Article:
The catch: You must be a full-time remote employee, as opposed to a part-time one, and work primarily from a home office or coworking space in Vermont. The state offers grants on a first-come, first-served basis and has a budget of $125,000 for 2019.

5. Newton, Iowa

The offer: Since 2014, Newton, Iowa has offered $10,000 cash to those who build or buy homes in Newton. You will also get a "welcome package" that is valued at more than $3,000.

The reason: Newton was home to Maytag's headquarters until 2007 when the plant shuttered and hundreds of people lost their jobs. Since then, the city has created more jobs than were lost, but there isn't enough housing to accommodate workers. Between 2012 and 2014, no new homes were built in Newton, according to the Des Moines Register. By offering cash to buy or build a home, Newton is attempting to lure contractors and homebuyers to the city.

The catch: This only applies to those who are building or buying homes that are worth $160,000 or more.

6. Hamilton, Ohio

The offer: The Talent Attraction Program Scholarship offers to pay up to $10,000 of your student loans over a 30-month period. Payments will be in installments of $300.

The reason: To bring more young graduates to the area.

The catch: To be eligible, you have to have graduated from college with a STEAM (science, technology, engineering, arts, or math) degree. And if you cease employment before the end of the 30-month period you will stop receiving the payments. You also must demonstrate employment in the city of Hamilton and/or Butler County.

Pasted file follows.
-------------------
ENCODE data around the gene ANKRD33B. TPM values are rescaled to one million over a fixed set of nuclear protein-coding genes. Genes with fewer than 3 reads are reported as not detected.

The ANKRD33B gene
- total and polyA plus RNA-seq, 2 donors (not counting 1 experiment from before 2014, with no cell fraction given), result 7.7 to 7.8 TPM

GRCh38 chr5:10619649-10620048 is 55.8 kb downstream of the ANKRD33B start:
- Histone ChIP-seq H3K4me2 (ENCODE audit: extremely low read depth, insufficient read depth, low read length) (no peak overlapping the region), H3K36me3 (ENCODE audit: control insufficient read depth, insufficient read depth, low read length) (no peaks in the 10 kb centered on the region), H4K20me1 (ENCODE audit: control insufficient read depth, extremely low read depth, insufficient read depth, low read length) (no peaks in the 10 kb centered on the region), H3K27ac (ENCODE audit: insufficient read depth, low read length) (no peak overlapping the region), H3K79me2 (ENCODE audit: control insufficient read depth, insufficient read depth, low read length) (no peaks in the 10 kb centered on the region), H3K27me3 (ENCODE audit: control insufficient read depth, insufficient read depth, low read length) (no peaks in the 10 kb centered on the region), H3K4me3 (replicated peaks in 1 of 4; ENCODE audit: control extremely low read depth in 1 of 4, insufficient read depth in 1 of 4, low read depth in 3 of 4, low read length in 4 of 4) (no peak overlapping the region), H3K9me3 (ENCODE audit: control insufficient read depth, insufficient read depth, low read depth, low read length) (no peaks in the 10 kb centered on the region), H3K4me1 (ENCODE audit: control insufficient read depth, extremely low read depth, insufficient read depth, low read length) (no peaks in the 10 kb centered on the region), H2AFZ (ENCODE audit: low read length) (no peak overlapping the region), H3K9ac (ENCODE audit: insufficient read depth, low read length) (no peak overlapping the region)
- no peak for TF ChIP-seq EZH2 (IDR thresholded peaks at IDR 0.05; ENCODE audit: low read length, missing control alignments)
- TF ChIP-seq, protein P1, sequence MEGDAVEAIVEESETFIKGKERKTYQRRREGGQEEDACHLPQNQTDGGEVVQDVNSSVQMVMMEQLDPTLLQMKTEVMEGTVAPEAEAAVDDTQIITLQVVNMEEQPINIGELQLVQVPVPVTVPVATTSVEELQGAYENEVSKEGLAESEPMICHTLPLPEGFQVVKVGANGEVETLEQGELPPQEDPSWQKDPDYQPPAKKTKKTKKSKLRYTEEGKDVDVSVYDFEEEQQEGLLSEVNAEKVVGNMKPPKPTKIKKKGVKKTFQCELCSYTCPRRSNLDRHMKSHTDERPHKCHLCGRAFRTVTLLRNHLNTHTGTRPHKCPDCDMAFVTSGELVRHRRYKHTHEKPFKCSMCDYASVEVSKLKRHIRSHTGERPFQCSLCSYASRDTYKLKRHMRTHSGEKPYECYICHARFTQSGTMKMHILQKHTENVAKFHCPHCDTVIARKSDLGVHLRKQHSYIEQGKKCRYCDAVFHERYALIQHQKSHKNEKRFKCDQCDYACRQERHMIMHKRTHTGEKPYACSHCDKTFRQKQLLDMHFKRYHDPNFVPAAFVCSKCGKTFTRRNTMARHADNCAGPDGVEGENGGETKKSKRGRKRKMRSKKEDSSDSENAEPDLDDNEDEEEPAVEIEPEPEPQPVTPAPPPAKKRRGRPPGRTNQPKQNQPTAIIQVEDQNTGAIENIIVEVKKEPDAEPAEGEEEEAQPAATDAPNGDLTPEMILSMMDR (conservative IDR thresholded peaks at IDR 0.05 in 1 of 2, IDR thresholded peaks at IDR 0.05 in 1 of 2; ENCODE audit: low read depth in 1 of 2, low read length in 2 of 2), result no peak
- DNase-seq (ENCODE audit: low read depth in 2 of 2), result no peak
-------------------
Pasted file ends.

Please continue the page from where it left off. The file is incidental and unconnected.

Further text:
7. Alaska


The offer: Alaska's incentive program isn't new, but that doesn't make it less enticing. Called the Permanent Fund Dividend, Alaska deposits at least 25% of the money it makes from its gas, mine, and oil reserves into this fund every year. Then the amount is distributed among state residents, often working out to somewhere between $1,000 and $2,000 per person.

The reason: The fund was created by Governor Jay Hammond in 1976, who wanted to ensure Alaskans would get a cut of the profits generated by their state's natural resources.

The catch: In 2018, permanent residents were given $1,606. To be eligible for a 2019 dividend, you must live in Alaska during 2018 and not have claimed residency anywhere since December 2017.

8. Niagara Falls, New York

The offer: Niagara Falls is offering to pay off up to $7,000 of your student loans over a two-year period.

The reason: Primarily known for its tourism, the city is trying to attract permanent, and younger, residents.

The catch: To qualify, you need to have received a two-year technical degree within the last two years or a bachelor's degree within the last three years. You also must move to Downtown Niagara falls, which is walking distance to Niagara Falls State Park.

9. Antikythera, Greece

The offer: The Greek Orthodox Church is giving out thousands of dollars to people willing to migrate to this small Greek island. The program promises about $565 per month (500 euros) for the first three years after moving, which adds up to a little over $22,000.

The reason: About 20 people live on the Antikythera island of Greece. The church is hoping that this incentive will increase the population and stimulate the economy.

The catch: Preference will be given to Greek citizens, but anyone can apply.

10. Chile

The offer: Start-Up Chile, a government program, will give you between $25,000 and $80,000 and a one-year visa to move to the country and launch a business. There are three different programs you can apply to: The S Factory, a program for women entrepreneurs; Seed, a program for companies with a "functional product and early validation"; and Huella, a program for companies that have economic, social, and environmental impact.

The reason: The program is aimed at encouraging entrepreneurs to move in.

The catch: If you're not looking to start a business, this is not the right fit for you.